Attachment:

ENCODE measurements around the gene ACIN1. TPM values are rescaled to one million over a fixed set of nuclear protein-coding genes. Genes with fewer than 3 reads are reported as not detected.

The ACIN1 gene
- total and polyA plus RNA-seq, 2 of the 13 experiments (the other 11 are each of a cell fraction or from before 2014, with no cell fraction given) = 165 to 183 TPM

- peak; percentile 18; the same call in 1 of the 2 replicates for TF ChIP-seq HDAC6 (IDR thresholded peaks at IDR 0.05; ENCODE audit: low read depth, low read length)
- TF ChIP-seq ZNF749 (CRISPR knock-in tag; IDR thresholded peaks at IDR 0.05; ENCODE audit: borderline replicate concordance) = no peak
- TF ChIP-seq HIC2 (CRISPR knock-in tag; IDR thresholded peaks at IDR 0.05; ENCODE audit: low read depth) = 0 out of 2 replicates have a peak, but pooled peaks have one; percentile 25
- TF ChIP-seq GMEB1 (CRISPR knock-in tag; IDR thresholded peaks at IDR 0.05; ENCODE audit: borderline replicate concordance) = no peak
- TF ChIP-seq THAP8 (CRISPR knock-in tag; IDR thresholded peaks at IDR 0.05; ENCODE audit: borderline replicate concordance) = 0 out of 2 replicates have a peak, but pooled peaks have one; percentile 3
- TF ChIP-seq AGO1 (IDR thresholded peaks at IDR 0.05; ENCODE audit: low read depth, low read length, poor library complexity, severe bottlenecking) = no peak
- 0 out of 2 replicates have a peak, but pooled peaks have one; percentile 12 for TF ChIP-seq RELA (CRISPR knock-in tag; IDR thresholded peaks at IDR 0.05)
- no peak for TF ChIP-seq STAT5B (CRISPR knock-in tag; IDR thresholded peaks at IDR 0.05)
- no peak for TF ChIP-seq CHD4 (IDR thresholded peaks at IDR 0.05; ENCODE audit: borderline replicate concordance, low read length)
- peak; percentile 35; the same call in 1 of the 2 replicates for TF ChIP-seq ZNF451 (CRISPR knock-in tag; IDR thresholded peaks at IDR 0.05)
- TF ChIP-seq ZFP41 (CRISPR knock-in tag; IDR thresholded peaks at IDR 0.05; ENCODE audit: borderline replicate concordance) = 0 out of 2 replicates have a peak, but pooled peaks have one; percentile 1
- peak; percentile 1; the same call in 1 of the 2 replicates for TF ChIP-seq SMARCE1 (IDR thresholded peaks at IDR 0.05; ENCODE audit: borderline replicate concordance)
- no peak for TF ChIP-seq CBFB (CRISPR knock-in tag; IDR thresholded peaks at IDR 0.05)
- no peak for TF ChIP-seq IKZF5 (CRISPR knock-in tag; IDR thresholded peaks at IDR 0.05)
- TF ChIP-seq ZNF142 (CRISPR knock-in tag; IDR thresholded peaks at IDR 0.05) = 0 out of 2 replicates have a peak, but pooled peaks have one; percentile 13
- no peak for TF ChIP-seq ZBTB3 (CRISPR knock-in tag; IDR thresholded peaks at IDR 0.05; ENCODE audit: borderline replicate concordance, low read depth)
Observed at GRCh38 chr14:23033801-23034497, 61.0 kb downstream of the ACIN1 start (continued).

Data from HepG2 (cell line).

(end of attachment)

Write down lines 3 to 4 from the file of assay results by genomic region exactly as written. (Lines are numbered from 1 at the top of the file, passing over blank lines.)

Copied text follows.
- total and polyA plus RNA-seq, 2 of the 13 experiments (the other 11 are each of a cell fraction or from before 2014, with no cell fraction given) = 165 to 183 TPM

- peak; percentile 18; the same call in 1 of the 2 replicates for TF ChIP-seq HDAC6 (IDR thresholded peaks at IDR 0.05; ENCODE audit: low read depth, low read length)